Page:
Banks Reduced Lending in January Even as They Promised More Loans
A new report from the Treasury Department — the last of its kind — shows that despite all the regulation-avoiding PR campaigns, new loans at the nine largest banks that still owe bailout funds to the government dropped by 35 percent in January.
The nine banks are: Citigroup Inc., Comerica Inc., Fifth Third Bancorp, Hartford Financial Services Group Inc., KeyCorp, Marshall & Ilsley Corp., PNC Financial Services Group Inc., Regions Financial Corp. and Suntrust Banks Inc.Increasing lending to consumers and small businesses was one of Congress’ stated goals when it passed the $700 billion financial bailout in October 2008.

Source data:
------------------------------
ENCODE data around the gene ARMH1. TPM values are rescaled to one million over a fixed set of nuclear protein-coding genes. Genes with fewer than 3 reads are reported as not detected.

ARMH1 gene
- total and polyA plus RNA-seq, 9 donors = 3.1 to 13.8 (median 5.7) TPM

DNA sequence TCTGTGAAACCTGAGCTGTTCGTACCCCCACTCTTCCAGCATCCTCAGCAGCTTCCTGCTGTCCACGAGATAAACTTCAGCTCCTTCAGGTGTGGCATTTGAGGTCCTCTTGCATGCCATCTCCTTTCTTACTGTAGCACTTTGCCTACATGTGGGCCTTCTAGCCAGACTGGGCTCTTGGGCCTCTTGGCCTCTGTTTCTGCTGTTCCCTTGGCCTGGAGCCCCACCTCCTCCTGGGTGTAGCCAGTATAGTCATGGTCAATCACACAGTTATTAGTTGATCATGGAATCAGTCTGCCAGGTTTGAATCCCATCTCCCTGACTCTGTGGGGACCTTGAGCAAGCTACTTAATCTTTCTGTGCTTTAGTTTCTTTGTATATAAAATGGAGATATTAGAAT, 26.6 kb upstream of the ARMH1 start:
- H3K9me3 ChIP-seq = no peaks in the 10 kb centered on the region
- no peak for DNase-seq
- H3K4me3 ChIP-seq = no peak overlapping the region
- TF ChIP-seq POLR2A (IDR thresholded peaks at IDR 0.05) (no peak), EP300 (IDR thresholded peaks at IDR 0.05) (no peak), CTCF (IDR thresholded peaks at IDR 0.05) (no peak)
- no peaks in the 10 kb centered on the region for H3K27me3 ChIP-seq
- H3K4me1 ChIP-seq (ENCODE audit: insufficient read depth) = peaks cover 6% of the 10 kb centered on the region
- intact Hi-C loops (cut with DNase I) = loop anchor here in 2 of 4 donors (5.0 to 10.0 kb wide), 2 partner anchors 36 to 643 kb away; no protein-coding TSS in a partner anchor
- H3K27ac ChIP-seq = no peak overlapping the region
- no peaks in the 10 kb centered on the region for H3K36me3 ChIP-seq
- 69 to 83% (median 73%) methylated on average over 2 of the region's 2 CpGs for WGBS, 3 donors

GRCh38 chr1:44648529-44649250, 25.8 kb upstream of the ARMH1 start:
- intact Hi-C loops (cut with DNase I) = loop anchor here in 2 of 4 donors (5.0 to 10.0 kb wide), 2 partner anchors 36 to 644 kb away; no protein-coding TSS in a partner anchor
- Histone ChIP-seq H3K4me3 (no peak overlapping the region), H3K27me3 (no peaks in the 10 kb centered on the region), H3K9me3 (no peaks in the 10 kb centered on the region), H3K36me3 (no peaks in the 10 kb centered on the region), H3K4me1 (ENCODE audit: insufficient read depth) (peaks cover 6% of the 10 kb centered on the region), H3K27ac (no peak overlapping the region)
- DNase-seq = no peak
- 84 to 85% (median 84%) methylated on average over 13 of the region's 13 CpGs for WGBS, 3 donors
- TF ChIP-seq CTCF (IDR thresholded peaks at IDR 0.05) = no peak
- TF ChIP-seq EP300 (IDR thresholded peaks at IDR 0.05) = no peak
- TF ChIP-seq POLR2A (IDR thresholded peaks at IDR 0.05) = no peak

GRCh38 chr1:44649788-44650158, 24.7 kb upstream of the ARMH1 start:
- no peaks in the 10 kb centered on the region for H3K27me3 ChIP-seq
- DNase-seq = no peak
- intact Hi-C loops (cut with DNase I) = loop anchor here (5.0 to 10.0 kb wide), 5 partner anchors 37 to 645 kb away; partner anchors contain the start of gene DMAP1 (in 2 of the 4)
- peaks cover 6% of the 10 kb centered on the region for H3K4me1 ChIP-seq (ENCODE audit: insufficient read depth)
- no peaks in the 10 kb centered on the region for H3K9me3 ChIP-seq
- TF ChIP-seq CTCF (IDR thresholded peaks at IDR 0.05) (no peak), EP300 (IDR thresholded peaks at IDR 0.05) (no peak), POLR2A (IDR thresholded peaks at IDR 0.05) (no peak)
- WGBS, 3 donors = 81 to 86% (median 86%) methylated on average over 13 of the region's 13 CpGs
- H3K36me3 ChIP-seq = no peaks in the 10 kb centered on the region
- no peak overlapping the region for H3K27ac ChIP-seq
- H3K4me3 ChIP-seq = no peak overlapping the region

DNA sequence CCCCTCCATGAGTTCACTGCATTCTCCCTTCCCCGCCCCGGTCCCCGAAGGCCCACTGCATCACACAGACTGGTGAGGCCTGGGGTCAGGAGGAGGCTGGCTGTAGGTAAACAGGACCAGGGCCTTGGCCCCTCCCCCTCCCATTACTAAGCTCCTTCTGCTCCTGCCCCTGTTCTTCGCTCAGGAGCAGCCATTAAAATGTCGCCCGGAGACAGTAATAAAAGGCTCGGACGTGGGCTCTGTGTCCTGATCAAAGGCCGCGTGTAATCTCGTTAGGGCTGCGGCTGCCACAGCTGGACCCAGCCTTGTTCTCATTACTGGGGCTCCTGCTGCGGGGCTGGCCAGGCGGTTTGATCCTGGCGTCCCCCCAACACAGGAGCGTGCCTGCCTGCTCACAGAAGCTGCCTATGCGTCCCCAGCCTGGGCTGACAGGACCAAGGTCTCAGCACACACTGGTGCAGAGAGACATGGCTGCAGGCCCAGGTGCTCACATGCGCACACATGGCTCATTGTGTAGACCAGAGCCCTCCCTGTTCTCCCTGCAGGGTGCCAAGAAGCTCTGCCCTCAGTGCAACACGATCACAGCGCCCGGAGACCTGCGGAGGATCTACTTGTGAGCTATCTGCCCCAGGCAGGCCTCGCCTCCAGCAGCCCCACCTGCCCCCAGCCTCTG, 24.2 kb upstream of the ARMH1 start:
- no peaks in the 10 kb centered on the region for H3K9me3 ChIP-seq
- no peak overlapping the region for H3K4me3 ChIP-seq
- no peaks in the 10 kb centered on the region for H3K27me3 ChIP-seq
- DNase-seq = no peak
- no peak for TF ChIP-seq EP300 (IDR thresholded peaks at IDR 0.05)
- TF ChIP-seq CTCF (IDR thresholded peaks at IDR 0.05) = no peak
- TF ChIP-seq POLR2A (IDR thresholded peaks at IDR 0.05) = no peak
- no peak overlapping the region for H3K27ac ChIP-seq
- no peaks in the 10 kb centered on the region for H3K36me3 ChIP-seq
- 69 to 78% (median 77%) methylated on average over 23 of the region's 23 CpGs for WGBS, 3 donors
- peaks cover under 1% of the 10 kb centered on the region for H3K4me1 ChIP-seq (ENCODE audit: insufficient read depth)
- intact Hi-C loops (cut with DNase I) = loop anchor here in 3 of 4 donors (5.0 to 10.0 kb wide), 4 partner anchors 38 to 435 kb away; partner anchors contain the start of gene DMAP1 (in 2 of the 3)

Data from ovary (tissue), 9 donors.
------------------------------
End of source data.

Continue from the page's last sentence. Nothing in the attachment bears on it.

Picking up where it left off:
That, however, has not been the result of the bailout. Despite the need, particularly among small businesses, for credit to keep businesses afloat or open new ones, opening the government coffers has yet to result in banks opening up their vaults to small business customers. In fact, six weeks after Obama called the 12 largest banks to the carpet about their small business practices, loan originations are down 35 percent. It’s like the banks don’t even care who is watching their behavior, as they already have what they want (the bailout) and didn’t have to do anything for it.
As part of its report, the Treasury Department announced it would no longer create a summary document to explain to people who don’t want to dig through spreadsheets what’s going on in the lending market. They called the reports “no longer meaningful.” What they may have meant was they don’t feel the need to make it easy for reporters to understand how little the banks are doing in terms of lending.